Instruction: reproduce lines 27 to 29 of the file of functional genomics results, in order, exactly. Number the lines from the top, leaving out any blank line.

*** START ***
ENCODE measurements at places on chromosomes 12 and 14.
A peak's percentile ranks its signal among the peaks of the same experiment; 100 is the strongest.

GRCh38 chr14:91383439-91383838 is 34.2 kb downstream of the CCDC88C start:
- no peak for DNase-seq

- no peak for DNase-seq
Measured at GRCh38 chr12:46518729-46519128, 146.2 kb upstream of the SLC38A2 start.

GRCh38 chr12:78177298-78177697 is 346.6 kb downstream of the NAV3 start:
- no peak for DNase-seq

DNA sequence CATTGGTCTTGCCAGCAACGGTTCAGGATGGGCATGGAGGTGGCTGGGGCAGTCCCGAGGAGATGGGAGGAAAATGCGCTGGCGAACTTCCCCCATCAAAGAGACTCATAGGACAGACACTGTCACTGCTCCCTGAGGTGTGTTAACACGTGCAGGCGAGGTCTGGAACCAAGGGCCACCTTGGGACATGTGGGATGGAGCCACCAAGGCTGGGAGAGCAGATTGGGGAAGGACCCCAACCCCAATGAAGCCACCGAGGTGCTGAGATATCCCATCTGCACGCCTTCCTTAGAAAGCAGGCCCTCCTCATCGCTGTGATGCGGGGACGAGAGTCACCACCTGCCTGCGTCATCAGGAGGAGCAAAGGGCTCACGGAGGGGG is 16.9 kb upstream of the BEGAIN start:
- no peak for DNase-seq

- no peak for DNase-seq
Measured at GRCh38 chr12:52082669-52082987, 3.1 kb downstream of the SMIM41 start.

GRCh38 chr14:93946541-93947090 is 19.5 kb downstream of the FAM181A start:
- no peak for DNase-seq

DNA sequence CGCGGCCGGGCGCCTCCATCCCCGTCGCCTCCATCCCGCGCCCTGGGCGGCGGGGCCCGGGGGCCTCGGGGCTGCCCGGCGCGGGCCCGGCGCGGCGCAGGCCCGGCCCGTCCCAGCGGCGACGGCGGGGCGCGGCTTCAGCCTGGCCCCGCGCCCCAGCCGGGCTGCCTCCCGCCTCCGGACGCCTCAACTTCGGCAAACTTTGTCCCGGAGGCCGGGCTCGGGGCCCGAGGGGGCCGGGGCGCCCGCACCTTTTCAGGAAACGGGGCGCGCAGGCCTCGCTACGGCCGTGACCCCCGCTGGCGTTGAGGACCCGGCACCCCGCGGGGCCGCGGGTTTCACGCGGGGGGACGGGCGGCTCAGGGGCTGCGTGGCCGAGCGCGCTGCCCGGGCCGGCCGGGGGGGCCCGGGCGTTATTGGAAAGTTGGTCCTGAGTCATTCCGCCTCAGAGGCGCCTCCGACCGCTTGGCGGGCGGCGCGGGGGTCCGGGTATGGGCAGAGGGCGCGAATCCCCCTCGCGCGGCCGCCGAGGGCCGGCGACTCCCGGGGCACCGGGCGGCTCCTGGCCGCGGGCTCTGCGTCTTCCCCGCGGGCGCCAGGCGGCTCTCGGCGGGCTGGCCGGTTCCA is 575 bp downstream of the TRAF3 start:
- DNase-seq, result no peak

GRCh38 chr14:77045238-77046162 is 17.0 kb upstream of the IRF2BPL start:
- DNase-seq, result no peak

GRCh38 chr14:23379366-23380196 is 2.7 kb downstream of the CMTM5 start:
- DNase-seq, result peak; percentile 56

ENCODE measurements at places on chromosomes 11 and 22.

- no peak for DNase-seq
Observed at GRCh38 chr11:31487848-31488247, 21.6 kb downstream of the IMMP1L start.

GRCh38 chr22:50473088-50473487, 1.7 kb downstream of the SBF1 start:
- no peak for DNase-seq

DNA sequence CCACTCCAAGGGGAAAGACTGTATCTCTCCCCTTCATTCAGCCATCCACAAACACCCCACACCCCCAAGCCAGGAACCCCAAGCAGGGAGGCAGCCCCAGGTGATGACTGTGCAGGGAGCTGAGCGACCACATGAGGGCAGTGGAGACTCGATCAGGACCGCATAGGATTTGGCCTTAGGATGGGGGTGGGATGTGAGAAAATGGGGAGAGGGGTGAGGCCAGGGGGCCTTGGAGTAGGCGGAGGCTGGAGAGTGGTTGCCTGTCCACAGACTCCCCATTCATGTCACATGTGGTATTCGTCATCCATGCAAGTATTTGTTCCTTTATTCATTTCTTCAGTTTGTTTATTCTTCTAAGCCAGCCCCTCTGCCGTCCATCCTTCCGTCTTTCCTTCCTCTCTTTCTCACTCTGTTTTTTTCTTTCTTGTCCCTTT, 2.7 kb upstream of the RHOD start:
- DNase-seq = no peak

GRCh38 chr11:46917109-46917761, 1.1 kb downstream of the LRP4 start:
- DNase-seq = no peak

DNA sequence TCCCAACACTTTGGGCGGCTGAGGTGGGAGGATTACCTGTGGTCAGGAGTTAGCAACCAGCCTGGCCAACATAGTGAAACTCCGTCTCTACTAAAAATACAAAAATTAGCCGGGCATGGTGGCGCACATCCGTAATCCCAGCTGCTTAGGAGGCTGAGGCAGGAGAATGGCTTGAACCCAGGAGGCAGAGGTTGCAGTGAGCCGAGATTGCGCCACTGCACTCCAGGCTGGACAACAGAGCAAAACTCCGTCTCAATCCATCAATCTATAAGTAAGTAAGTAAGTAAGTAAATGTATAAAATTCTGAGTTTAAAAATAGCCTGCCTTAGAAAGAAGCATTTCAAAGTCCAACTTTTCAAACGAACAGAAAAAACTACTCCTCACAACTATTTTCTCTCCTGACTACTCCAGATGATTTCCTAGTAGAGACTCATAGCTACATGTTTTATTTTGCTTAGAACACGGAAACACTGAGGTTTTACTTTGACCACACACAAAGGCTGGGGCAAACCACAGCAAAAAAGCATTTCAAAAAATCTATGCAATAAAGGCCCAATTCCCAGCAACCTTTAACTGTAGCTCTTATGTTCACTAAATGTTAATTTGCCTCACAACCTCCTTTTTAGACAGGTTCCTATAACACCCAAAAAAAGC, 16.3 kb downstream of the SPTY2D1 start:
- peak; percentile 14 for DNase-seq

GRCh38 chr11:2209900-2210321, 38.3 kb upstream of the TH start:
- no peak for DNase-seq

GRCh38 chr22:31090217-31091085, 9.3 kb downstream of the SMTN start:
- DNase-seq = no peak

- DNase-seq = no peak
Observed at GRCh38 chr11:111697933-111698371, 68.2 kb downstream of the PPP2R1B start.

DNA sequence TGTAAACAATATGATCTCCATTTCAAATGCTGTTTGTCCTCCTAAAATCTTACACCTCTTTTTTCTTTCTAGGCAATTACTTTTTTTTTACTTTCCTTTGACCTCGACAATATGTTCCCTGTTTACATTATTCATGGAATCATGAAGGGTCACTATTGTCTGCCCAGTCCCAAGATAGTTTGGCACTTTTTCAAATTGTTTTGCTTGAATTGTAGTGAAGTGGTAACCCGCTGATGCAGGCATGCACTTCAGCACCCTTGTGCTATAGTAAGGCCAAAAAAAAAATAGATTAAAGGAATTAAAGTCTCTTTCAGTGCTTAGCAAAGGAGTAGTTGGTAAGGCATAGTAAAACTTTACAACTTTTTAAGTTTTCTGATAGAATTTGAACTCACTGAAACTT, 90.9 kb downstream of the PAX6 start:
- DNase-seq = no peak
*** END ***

- DNase-seq = no peak

GRCh38 chr11:46917109-46917761, 1.1 kb downstream of the LRP4 start:
- DNase-seq = no peak